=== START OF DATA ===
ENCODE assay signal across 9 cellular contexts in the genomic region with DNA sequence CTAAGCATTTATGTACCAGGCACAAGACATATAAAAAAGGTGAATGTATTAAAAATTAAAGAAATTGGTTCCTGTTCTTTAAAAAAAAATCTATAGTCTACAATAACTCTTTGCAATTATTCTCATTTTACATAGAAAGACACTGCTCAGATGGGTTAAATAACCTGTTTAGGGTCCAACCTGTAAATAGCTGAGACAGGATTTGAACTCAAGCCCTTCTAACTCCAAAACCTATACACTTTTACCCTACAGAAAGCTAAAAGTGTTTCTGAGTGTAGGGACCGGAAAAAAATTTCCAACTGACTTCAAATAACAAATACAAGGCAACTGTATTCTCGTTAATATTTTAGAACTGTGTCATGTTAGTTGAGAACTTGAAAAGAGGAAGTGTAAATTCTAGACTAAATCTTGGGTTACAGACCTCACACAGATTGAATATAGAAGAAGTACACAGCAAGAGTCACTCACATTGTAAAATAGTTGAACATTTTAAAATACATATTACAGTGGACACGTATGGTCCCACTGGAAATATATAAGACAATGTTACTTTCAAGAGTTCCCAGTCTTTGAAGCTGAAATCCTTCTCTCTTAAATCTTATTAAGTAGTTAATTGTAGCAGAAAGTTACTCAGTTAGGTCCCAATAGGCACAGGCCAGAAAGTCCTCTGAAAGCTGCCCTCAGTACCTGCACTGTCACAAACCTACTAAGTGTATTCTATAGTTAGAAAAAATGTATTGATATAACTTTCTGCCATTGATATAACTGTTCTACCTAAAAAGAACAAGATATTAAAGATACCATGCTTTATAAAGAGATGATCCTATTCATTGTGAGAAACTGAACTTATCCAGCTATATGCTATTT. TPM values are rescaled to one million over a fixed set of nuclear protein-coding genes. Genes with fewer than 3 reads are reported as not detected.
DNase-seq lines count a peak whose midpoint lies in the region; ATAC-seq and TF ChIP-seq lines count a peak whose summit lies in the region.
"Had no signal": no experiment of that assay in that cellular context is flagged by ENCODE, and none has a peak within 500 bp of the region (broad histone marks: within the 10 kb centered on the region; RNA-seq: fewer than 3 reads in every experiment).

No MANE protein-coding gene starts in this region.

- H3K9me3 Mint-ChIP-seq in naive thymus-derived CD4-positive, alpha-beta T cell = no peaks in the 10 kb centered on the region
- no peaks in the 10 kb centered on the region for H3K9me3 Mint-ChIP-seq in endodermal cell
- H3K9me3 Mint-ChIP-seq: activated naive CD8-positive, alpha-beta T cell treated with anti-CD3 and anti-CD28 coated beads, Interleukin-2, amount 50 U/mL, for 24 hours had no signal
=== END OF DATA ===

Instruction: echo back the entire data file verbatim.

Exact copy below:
ENCODE assay signal across 9 cellular contexts in the genomic region with DNA sequence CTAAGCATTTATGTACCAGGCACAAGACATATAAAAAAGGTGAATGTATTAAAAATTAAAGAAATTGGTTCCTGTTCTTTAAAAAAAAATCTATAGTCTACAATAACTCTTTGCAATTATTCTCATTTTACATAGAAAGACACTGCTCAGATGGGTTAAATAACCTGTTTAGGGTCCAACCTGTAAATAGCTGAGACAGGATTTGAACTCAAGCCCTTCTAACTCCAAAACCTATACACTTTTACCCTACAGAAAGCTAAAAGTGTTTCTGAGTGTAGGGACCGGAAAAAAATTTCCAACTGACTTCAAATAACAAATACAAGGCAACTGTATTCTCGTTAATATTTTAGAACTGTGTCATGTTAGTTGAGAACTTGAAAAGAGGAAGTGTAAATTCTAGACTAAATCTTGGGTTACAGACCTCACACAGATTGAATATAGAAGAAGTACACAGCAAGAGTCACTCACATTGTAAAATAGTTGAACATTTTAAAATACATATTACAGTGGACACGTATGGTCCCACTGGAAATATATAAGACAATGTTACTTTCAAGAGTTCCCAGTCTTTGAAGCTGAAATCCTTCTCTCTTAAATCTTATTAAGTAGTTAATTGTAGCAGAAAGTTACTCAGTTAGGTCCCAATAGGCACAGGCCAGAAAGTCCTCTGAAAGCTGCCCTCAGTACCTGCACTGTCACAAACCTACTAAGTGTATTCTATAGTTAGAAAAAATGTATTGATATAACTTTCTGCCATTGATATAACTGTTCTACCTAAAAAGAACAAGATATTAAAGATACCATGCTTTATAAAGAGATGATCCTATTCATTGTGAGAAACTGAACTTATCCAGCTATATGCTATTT. TPM values are rescaled to one million over a fixed set of nuclear protein-coding genes. Genes with fewer than 3 reads are reported as not detected.
DNase-seq lines count a peak whose midpoint lies in the region; ATAC-seq and TF ChIP-seq lines count a peak whose summit lies in the region.
"Had no signal": no experiment of that assay in that cellular context is flagged by ENCODE, and none has a peak within 500 bp of the region (broad histone marks: within the 10 kb centered on the region; RNA-seq: fewer than 3 reads in every experiment).

No MANE protein-coding gene starts in this region.

- H3K9me3 Mint-ChIP-seq in naive thymus-derived CD4-positive, alpha-beta T cell = no peaks in the 10 kb centered on the region
- no peaks in the 10 kb centered on the region for H3K9me3 Mint-ChIP-seq in endodermal cell
- H3K9me3 Mint-ChIP-seq: activated naive CD8-positive, alpha-beta T cell treated with anti-CD3 and anti-CD28 coated beads, Interleukin-2, amount 50 U/mL, for 24 hours had no signal